The Connecticut report makes a serious mistake in failing to arrange schools according to population. If this were done, schools of a size would be side by side and comparison would be fair. When, as in the above table, schools are arranged alphabetically, a school with four thousand pupils may follow or precede a school with four hundred pupils, and comparison will be unfair and futile.
Where, on the other hand, schools are arranged in order of register, a table will show whether schools confronted with practically the same problems, the same number of defects, the same number of children needing treatment, are equally successful, or perhaps equally inactive, in correcting these defects. The following table brings out clearly marked unequal achievement in the face of relatively equal need.
|Register||Defects Found||Children Needing Treatment||Children Treated||Children not Treated|
If the number of schools in a state is so large that it is unlikely that people will read the table of ranking because of the difficulty of finding their own school, an alphabetical table might be given that would show where to look in the general ranking table for the school or schools in which the reader is interested.
Experience will demonstrate to public school superintendents the strategic advantage of putting together all the things they need and of telling the community over and over again just what needs there are, what penalties are paid for want of them, and what benefits would result from obtaining them. If health needs of school children were placed side by side with mental results, the relation would come out so clearly that parents, school boards, and taxpayers would realize how inextricably they are bound together and would see that health needs are satisfied. To this end superintendents should require teachers to keep daily reports of school conditions.
|10.30||12.00||2.00||Dry||Wet||Disinfecting||In Room||Out of Room|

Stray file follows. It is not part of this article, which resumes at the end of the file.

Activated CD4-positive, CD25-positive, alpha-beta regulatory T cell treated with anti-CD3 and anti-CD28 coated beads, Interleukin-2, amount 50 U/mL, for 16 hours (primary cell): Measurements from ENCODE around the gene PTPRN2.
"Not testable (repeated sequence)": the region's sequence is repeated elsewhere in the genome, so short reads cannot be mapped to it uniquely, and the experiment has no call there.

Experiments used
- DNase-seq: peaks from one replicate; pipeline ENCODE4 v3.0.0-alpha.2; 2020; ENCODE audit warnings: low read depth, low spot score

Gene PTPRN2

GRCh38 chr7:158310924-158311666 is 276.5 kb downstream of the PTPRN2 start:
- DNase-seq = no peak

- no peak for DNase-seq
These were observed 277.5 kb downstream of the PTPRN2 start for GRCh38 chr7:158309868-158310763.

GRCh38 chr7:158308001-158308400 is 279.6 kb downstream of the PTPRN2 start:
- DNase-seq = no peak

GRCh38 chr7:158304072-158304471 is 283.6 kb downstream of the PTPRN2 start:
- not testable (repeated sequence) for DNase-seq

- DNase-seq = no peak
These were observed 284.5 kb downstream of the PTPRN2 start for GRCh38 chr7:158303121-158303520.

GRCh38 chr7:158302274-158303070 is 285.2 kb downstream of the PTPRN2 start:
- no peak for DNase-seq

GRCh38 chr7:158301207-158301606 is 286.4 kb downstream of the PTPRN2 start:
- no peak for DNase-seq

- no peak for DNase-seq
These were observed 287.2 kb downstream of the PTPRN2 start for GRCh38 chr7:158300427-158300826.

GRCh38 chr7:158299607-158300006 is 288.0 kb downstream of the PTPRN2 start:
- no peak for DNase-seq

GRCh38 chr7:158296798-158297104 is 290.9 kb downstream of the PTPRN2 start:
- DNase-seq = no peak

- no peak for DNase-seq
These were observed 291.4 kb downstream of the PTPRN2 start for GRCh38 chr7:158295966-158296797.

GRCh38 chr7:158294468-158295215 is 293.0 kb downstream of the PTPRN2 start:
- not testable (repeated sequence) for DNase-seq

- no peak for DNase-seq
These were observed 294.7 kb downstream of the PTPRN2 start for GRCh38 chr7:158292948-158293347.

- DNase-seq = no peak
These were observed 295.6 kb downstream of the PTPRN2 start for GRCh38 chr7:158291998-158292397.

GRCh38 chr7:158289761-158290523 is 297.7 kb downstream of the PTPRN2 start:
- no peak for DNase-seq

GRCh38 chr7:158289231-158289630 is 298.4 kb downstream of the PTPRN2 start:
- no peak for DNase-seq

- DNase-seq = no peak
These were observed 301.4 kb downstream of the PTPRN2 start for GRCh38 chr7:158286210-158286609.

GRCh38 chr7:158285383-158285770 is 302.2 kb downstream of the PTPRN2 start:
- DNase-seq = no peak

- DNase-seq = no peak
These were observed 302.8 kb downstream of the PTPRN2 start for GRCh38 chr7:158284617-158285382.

The teacher's daily report of the temperature of a schoolroom, taken three times a day, tells the parent exactly what is the efficiency of the ventilating and heating apparatus in the particular school in which he is interested; whereas the report of the department of buildings gives only the number of schools which have an approved system of ventilation and steam heat. School authorities may or may not know that this system of ventilation is out of order, that the thermometer in the indoor playground of School A stood at forty degrees for many days in winter. But they must know it when the principal of School A sends in a daily record; the school board, the parents, or the press will then see that the condition is remedied. If the condition is due to lack of funds, funds will never be forthcoming so long as the condition is concealed.
Similar results will follow publicity of overcrowding, too little play space, dry cleaning of school buildings, etc. The intent of such reporting is not to "keep tabs" on the school-teacher, the school child, the janitor, the principal, superintendent, or board, but to insure favorable conditions and to correct bad conditions. This is done best by giving everybody the facts. The objective test of the efficiency of a method throws emphasis on the method, not on the motive of those operating it. The blackboard method of publishing facts concentrates attention upon the importance of those facts and enlists aid in the attainment of the end sought.